life, so don't sit around and think it won't happen to her, because it might.

It will be worth taking her to the vet. They can and will help her, and
possibly save her life.

Schedule an appointment tomorrow!






First I took pictures while she was sleeping in the night. I turned on the lights and took pictures. Think about that while you were sleeping someone turns on the lights. How does your eyes look like ? So I don't agree with you about eye issue.
In Turkey. There is no reptile vets. Because reptiles are illegal to sell or buy. It's very very bad. I'm very sad about this. So I can't take her to the vet.
I bought my male when he was 2 months old. I feed him by myself. I don't think any problems with my male.

My senses are saying me she is normal. She lays like this beacuse It is her first time. And they says one more thing. When I found eggs. There is her
poop near eggs. After second of three eggs again I found her poop. Maybe when she was defecating eggs could come with her poop. Maybe..
 

chameleontb83

New Member
First I took pictures while she was sleeping in the night. I turned on the lights and took pictures. Think about that while you were sleeping someone turns on the lights. How does your eyes look like ? So I don't agree with you about eye issue.
In Turkey. There is no reptile vets. Because reptiles are illegal to sell or buy. It's very very bad. I'm very sad about this. So I can't take her to the vet.
I bought my male when he was 2 months old. I feed him by myself. I don't think any problems with my male.

My senses are saying me she is normal. She lays like this beacuse It is her first time. And they says one more thing. When I found eggs. There is her
poop near eggs. After second of three eggs again I found her poop. Maybe when she was defecating eggs could come with her poop. Maybe..
Ok, I didn't know that you had turned on the lights at night. It's just
an observation based on the photo you posted. It is misleading, but
her eyes just look that way in that particular photo.

There may not be anything wrong with her eyes being sunken in, but
that doesn't mean she's not experiencing complications.

It's good that you have had your male since he was little, because
he should not have had an infection then, so that is good.

Unless you can travel to another land to seek a vet, there's not much
we can do here.

Can you take some new photos of her today and upload them for us?
If we can determine that she is not experiencing pain or any kind of
suffering, she may be ok, but we will need to see new photos of her.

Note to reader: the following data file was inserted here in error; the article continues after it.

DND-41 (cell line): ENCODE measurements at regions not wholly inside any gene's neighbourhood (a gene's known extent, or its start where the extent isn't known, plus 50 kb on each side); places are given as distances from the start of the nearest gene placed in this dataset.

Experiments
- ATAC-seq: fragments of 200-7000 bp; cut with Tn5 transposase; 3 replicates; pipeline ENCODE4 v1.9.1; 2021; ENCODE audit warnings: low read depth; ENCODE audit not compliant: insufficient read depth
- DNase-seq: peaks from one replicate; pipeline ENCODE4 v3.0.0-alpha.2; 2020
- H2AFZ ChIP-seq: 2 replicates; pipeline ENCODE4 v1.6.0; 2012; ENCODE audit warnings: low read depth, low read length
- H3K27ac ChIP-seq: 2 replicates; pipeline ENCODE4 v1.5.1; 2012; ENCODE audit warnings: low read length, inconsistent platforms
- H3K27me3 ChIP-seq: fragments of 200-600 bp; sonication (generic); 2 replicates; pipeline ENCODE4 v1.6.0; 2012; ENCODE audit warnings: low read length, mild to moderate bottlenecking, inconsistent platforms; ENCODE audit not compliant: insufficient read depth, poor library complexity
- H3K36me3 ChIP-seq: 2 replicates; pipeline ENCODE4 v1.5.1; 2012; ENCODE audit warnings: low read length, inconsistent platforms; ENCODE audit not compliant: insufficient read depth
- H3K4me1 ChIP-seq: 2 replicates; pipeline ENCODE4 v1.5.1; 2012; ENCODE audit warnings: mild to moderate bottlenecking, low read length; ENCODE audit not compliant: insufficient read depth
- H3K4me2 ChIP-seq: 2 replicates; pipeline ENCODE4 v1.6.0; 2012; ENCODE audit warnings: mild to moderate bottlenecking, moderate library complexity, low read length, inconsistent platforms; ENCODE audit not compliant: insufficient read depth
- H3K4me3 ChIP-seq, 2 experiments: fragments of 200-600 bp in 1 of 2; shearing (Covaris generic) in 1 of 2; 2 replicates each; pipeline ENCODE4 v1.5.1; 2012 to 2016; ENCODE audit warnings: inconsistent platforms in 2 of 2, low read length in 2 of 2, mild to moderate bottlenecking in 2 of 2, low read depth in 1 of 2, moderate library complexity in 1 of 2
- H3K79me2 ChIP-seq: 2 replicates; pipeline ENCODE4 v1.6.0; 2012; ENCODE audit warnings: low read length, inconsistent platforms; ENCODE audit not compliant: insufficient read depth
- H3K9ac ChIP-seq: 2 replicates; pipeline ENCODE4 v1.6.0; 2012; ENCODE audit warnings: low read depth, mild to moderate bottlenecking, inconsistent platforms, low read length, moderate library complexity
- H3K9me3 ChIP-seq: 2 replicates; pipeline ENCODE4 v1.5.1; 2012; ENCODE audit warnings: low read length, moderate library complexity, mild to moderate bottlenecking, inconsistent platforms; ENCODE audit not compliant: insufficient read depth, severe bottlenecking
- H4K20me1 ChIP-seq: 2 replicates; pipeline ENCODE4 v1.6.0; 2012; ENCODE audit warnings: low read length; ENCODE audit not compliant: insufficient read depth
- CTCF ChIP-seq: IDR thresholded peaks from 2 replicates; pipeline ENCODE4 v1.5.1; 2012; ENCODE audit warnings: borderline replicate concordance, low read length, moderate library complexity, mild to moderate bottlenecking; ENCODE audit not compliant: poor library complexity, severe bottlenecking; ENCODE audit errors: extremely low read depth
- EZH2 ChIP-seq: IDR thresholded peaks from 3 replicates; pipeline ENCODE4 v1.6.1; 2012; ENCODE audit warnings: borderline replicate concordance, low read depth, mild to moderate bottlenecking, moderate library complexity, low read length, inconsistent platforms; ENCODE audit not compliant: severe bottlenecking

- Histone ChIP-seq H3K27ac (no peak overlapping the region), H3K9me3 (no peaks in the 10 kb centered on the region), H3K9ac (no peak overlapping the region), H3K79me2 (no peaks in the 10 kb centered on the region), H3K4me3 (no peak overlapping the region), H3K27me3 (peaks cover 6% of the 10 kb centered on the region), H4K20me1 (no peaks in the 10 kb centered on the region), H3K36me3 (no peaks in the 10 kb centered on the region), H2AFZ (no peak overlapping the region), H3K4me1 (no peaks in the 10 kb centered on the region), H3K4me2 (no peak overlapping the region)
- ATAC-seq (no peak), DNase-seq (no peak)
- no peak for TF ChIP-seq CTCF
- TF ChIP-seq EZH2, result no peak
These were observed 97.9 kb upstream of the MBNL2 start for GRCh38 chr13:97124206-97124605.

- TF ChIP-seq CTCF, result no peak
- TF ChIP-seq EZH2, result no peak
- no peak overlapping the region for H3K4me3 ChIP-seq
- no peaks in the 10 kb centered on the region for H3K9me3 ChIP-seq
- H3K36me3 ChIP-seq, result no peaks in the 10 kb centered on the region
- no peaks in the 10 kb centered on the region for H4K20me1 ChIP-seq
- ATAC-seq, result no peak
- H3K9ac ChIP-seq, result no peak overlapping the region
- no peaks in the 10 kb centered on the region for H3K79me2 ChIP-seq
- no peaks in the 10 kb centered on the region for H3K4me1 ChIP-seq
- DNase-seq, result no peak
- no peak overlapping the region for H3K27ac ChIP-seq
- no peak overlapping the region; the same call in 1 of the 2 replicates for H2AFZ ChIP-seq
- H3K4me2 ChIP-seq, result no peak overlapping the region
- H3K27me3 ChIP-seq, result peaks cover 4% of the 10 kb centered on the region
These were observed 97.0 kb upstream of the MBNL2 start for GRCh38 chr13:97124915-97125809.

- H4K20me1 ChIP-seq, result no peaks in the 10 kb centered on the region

That's why I said a vet would need to see her, because she could be
fine, and she may not be experiencing complications, and she just may
only be having a tough time with the eggs and dropping them for no
apparent reason at all, and she may need a week or two to finally get
them all out on her own.
 

pssh

Avid Member
I would suggest doing what fluxlizard recommended. It cant hurt right? Adding a few things just to be safe is a good thing. Even if you think she is fine, you never know. Maybe adding some fresh outside soil and some leaves/a plant will make her lay all her eggs at one time. Wouldnt you prefer that? Its better to spend an extra 10 minutes adding a few things to her laying bin than to be wrong and end up with an egg bound female that cannot get vet help because she is illegal.
 

chameleontb83

New Member
Good point, but.....

I would suggest doing what fluxlizard recommended. It cant hurt right? Adding a few things just to be safe is a good thing. Even if you think she is fine, you never know. Maybe adding some fresh outside soil and some leaves/a plant will make her lay all her eggs at one time. Wouldnt you prefer that? Its better to spend an extra 10 minutes adding a few things to her laying bin than to be wrong and end up with an egg bound female that cannot get vet help because she is illegal.
That's a good point. It's better to try and know whether it will
work or not, but honestly, it probably won't help. Females
naturally know when they need to go and lay their eggs. This
female's behavior is not normal, which is why it is in question.
I still need some new photos.
 

fluxlizard

New Member
Before I say farewell to this thread I'm just going to point out that from about 1993-1999 I bred many panther chameleons, and collected eggs from many others that were recently imported, producing a lot of eggs and babies. When I evaluate the female by the condition of the egg, it is because I've seen eggs from many females in many conditions of health (did a lot with recent imports in those days, many purchased gravid from importers). And I've seen many eggs that did not hatch and many that did.

Ignore my experience and advice if you want- it's up to you but I think it's foolish not to have tried some of my suggestions up to this point when you don't have vet care or any other alternative better than scratching your head.

I don't think there is much anyone here can ad without a vet exam.